Manitoba tax credit for local film and video productions made permanent
A tax credit for filmmakers is set to become permanent.
The Manitoba Film and Video Production Tax Credit, a refundable credit for labour in local film and video productions, previously had a ‘sunset clause’ – an expiry date for the credit, set for Dec. 31.
Culture Minister Cathy Cox and Finance Minister Scott Fielding announced Tuesday that the sunset clause will be eliminated.
“Manitoba’s cultural sector is an important contributor to the provincial economy, accounting for $1.6 billion in GDP,” said Fielding.
“We recognize the positive effect that film production has on our economy and creative community, and this action will bring long-term certainty to the industry.”
The elimination of the tax credit’s expiry date brings Manitoba in line with other Canadian jurisdictions, including the federal government and provinces like Ontario, Quebec and British Columbia.
“By making the tax credit permanent, we’re ensuring there is stability and predictability for Manitoba’s media production industry,” said Cox.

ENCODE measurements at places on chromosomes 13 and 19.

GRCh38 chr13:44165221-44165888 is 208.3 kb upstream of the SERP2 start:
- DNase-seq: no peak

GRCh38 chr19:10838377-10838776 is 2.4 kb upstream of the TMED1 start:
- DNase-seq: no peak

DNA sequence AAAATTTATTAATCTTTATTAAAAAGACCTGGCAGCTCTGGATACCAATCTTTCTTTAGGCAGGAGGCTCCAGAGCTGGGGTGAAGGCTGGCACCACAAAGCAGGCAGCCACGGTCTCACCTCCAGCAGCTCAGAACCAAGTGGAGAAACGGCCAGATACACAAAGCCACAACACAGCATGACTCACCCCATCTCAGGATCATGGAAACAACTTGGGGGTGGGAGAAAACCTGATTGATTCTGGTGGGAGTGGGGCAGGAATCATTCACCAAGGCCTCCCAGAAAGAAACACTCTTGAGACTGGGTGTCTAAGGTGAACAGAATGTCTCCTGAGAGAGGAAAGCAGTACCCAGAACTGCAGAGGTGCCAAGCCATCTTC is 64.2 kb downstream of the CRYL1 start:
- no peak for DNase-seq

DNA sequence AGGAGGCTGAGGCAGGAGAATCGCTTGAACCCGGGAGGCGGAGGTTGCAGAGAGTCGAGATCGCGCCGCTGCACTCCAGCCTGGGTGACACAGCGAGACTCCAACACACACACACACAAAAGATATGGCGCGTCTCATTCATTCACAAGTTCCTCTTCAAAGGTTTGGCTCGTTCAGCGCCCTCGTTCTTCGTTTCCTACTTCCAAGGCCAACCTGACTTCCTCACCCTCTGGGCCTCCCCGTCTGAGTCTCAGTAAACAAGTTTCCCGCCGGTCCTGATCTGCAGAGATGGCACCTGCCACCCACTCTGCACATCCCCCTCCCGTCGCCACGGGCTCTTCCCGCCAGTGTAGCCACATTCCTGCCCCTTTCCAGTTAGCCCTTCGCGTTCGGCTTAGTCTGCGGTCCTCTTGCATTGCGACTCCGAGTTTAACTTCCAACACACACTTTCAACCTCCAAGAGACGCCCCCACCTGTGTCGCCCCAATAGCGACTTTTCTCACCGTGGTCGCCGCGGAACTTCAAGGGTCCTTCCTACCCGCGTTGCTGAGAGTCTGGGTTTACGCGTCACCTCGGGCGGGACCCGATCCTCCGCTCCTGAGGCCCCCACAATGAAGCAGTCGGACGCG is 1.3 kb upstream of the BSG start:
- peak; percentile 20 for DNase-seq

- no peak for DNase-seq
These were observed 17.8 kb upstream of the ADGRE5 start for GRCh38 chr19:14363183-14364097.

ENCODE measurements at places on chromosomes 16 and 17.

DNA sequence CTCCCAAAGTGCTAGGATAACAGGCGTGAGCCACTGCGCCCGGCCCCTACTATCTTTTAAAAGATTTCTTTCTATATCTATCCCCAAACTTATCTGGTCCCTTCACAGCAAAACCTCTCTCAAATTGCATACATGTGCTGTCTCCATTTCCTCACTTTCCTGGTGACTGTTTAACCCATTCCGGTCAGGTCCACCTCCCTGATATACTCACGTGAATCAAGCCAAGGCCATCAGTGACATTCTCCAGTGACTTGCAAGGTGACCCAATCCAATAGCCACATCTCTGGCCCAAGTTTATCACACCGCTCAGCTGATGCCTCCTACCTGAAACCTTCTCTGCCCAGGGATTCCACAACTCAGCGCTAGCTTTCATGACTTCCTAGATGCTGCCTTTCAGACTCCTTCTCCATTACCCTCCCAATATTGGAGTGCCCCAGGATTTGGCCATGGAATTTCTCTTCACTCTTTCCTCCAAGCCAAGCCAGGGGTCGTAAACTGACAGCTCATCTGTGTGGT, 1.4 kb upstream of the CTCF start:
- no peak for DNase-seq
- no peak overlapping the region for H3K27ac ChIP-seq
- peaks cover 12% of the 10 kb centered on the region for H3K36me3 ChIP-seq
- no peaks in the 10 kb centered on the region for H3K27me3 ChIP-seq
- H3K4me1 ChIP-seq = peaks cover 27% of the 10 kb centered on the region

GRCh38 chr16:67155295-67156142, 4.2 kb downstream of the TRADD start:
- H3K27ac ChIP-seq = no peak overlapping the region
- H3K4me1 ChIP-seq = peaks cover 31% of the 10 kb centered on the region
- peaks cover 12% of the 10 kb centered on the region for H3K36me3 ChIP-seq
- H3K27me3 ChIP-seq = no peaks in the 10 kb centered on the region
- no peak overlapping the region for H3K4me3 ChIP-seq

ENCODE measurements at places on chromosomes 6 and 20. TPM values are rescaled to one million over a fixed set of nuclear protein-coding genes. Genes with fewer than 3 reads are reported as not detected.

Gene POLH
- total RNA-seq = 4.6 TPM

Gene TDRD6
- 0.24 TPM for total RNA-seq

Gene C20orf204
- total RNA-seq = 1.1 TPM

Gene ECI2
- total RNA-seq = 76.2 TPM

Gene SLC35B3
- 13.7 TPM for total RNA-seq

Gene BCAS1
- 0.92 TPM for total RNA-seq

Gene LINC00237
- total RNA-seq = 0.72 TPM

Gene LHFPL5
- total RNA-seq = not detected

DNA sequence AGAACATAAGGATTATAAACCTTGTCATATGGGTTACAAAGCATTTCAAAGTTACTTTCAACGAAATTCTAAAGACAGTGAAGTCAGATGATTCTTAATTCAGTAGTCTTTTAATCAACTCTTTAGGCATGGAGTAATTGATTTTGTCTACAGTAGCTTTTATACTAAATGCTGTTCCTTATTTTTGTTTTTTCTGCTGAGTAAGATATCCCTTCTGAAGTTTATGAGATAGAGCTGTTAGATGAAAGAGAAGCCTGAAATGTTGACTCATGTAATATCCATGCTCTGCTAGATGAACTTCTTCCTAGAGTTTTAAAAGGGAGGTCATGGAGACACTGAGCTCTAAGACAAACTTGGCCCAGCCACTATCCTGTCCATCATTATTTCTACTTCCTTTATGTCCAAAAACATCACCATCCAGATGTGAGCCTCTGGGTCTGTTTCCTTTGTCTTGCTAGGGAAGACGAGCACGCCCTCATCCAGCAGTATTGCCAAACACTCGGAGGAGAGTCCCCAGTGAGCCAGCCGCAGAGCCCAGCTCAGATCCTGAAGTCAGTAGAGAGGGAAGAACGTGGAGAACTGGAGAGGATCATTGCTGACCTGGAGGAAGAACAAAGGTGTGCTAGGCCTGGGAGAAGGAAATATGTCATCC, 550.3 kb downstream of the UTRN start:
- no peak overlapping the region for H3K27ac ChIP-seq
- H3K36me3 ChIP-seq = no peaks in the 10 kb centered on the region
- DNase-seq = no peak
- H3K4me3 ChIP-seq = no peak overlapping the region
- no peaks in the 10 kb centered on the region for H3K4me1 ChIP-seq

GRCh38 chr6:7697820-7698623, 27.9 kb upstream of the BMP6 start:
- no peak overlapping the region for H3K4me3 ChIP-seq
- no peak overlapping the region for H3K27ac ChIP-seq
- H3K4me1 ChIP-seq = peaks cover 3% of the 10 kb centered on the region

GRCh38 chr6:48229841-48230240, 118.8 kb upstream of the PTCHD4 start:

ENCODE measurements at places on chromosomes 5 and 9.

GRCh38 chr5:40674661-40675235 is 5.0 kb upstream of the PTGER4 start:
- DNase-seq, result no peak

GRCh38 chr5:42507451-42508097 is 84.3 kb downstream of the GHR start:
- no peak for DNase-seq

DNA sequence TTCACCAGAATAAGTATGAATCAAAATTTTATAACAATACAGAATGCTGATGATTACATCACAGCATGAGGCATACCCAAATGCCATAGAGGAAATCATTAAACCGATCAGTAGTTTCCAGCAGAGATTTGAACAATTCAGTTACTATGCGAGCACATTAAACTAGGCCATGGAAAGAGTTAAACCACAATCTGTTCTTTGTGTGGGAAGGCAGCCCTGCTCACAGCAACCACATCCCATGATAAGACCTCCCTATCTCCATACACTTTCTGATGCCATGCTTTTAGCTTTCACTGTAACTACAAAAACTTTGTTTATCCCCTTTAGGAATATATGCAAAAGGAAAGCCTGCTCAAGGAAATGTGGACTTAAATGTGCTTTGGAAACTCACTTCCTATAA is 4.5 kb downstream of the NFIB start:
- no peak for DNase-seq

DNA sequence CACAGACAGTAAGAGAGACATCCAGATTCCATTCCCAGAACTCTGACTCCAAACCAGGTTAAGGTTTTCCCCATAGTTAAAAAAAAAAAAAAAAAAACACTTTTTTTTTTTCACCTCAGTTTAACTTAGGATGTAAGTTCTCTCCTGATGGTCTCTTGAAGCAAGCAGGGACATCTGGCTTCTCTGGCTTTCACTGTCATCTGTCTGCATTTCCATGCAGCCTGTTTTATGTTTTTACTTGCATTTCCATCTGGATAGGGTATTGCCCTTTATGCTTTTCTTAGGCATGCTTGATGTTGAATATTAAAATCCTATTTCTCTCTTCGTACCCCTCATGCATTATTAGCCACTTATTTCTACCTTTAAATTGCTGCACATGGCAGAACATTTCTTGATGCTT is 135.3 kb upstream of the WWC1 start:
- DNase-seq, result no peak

“It’s important to ensure the industry has what it needs to respond to growing demand for content from streaming services like Netflix, Amazon and Apple, as well as broadcasters across the globe.”
Manitoba has offered some form of refundable tax credit for film and video productions since 1997, with a number of enhancements over the years.
Carole Vivier, CEO of Manitoba Film & Music, said this will specifically help with long-term projects considering Manitoba.
“With a series you’re hoping you’re going into season one, two, three and four and if they’re coming in and they’re not sure if the tax credit is going to be there the following season, it just creates a bit of uncertainty,” she said.
“With this new announcement that uncertainty has completely gone away, which is fantastic news for us attracting series and creating series here. So on all levels that’s fantastic.”
She added there are more than 2,000 people working in the industry here in the province.
“I do believe there will be a boost. I think it’s such a strong message out to the rest of the world that Manitoba is open for business,” she said.
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